You create one new language.
Thus, you’re able to create a third new language. […]
You’re literate, listener? […]
What’s government if words don’t have meaning?
And we may believe in the instability of the signifier, but most of us bourgeois leftist intellectuals were most likely arguing that conservative xenophobic rhetoric produced Loughner. We did not allege, as the right did, that words can have multiple, different meanings and that–as semiotician Sarah Palin weakly argued–the target mark she placed over Giffords indicated not the crosshairs, but surveyor marks. This also explains the failure of the mass media scramble to position Loughner’s politics in the days after the shooting. Loughner was not interested in politics, his philosophy professor wrote; he was interested in the structure of language. As one of his friends said, “He did not watch TV, he disliked the news, he didn’t listen to political radio, he didn’t take sides, he wasn’t on the Left, he wasn’t on the Right.” To which we may add, that he did not possess conventional party politics; he possessed post-structuralism.
Loughner is one data point in a larger trend: the post-structural turn of right-wing America. I would suspect that most American lefties think of themselves as the rational deliberative counterpoint to the anarchist, anti-systematic right-wing. We might see ourselves as the proponents of stem cell research and evolution, rather than creative design, the evangelical take on natural history that is essentially cultural and poetic narrative. We say that we believe global warming exists and is bad–a belief that has less to do with carbon taxes and CFC emissions, than with displaying a badge of identity that proudly says, “I believe in science, rationality, and modernity!” While community organizing has been premised on a populist movement composed of citizens, rather than experts, we look down on the tea party rabble and believe in Obama’s administration as the ne plus ultra of technocratic meritocracy–a Professor-Statesman whose office retains two Nobel Laureates. One of the things we hated about the Bush administration was actually that he broke down the system via an atavistic corruption of rule of law. We loved how Obama offered a well-reasoned, rationalist project, one premised on future hope–in other words, Enlightenment Utopianism! My use of the first person plural in this paragraph will show you which side I’m on. Obviously I don’t intend to valorize Loughner, lob ad hominem attacks on post-structuralist hermeneutics (This post wouldn’t be possible without them!) or minimize what happened via the silly jargon of the academic left. I just want to use this is occasion to think about how our private aesthetics play out differently than our public politics.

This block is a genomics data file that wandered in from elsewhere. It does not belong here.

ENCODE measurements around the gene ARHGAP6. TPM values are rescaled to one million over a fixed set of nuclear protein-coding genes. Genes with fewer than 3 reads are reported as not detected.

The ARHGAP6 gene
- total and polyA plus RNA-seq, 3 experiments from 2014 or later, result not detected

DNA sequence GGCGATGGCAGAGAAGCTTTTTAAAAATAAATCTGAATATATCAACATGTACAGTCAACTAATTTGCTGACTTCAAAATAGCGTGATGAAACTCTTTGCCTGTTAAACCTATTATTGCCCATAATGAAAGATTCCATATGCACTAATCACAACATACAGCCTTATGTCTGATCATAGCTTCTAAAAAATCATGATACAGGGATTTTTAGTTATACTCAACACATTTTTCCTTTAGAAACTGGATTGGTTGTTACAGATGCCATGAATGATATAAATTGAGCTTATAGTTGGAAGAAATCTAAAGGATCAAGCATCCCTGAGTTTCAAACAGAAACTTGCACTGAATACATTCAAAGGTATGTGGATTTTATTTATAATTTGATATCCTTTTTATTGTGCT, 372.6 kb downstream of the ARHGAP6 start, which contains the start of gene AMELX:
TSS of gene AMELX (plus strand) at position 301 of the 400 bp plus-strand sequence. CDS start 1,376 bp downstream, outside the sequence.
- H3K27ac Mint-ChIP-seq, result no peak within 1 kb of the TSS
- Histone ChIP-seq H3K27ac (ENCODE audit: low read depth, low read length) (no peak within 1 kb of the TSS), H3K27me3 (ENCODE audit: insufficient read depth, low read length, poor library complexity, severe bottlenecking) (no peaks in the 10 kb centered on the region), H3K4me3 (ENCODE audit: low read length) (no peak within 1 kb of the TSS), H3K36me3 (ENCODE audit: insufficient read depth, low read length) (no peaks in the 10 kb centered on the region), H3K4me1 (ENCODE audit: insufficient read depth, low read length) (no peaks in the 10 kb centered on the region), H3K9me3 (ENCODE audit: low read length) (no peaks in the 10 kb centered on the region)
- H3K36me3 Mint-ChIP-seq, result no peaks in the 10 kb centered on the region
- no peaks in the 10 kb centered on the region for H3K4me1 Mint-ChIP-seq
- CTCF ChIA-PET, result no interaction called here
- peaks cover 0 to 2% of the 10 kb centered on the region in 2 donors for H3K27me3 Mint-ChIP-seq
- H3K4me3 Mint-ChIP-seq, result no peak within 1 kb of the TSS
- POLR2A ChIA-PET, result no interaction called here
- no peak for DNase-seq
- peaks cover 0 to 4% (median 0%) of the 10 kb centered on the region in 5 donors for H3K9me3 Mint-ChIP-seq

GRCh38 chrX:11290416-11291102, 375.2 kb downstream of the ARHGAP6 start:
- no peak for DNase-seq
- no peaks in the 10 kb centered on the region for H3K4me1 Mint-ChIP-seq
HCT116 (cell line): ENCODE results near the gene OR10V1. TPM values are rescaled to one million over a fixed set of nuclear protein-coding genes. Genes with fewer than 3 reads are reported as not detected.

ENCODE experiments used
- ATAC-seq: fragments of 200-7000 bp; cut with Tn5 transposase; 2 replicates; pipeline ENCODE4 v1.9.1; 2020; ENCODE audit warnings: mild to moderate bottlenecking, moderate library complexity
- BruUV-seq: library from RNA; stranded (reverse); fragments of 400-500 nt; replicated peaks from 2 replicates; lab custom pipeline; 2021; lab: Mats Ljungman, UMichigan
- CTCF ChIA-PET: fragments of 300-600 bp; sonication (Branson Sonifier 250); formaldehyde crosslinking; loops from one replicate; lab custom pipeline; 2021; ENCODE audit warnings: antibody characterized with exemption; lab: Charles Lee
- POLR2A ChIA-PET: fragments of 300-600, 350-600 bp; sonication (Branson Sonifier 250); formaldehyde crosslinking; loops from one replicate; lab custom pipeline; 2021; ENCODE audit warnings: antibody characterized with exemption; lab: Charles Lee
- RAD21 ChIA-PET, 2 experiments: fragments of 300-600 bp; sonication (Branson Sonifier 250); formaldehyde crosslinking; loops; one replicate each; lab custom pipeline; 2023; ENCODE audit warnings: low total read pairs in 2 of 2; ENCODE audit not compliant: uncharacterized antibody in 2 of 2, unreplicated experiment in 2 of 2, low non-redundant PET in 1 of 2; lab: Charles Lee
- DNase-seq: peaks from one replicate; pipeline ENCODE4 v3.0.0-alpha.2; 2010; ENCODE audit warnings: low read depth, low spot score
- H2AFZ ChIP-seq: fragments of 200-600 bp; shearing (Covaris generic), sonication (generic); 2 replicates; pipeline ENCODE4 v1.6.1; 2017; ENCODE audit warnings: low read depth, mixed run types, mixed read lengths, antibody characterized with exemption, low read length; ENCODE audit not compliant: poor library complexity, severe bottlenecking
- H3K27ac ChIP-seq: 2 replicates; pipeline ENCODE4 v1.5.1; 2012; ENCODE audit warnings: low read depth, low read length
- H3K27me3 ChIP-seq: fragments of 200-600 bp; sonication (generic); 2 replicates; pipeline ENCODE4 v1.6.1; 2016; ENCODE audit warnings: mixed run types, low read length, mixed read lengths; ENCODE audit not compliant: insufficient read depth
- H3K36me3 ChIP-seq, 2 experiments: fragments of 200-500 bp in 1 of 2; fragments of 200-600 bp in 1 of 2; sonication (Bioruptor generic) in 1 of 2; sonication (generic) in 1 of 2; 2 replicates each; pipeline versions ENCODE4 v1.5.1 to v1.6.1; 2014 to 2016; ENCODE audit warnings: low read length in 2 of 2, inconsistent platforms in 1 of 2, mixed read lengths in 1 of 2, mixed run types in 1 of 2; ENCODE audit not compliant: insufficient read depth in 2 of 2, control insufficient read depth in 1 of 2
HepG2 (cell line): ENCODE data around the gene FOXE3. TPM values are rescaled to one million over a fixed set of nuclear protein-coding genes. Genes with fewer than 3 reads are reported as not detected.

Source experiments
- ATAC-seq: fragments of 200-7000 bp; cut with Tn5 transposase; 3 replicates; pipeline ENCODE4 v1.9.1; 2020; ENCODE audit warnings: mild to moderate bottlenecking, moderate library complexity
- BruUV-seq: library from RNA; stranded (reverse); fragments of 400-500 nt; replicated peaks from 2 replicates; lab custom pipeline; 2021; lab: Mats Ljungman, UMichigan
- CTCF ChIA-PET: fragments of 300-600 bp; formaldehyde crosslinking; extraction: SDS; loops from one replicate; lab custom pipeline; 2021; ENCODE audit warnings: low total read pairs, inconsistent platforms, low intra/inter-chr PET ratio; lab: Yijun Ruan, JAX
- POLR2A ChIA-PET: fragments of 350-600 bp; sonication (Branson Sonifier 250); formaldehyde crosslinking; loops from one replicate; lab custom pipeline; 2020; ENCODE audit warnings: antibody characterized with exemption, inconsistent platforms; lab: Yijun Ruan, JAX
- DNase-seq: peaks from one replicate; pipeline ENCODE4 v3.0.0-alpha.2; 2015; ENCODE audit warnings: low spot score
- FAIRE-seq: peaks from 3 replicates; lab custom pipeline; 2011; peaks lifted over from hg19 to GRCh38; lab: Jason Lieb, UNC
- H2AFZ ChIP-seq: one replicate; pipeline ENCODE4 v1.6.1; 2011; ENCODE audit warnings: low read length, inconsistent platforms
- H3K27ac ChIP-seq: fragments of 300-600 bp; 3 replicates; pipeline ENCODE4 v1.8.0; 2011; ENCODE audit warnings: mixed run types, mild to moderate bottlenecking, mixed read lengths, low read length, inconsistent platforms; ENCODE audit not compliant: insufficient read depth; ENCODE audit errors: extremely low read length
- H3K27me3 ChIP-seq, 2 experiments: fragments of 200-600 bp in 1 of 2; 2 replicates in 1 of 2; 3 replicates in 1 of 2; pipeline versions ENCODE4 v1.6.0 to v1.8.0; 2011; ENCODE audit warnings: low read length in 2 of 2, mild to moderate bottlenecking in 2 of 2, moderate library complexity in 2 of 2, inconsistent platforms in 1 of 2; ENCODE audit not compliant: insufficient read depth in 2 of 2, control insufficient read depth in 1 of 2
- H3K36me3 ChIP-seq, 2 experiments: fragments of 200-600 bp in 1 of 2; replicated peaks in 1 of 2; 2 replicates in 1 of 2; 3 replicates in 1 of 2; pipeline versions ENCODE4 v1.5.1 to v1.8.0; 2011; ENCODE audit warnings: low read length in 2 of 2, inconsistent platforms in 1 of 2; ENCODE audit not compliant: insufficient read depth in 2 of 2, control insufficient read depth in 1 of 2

I meant to write a few weeks ago, when like everyone, I was obsesses and saddened by the shooting. If I had the proper outlet, I’d develop this in more detail, but instead I’m lazy so I’m going to throw out some more links. I really loved this article by the wonderful Michael Berube about how, decades after the Sokal hoax, the right has hijacked many of the academic left’s science studies critiques to the astonishment of a pro-science left. (Here, incidentally, is a poem Charles Bernstein wrote about the Sokal hoax.)
But what of Sokal’s chief post-hoax claim that the academic left’s critiques of science were potentially damaging to the left? That one, alas, has held up very well, for it turns out that the critique of scientific “objectivity” and the insistence on the inevitable “partiality” of knowledge can serve the purposes of climate-change deniers and young-Earth creationists quite nicely. That’s not because there was something fundamentally rotten at the core of philosophical anti-foundationalism (whose leading American exponent, Richard Rorty, remained a progressive Democrat all his life), but it might very well have had something to do with the cloistered nature of the academic left. It was as if we had tacitly assumed, all along, that we were speaking only to one another, so that whenever we championed Jean-François Lyotard’s defense of the “hetereogeneity of language games” and spat on Jürgen Habermas’s ideal of a conversation oriented toward “consensus,” we assumed a strong consensus among us that anyone on the side of heterogeneity was on the side of the angels.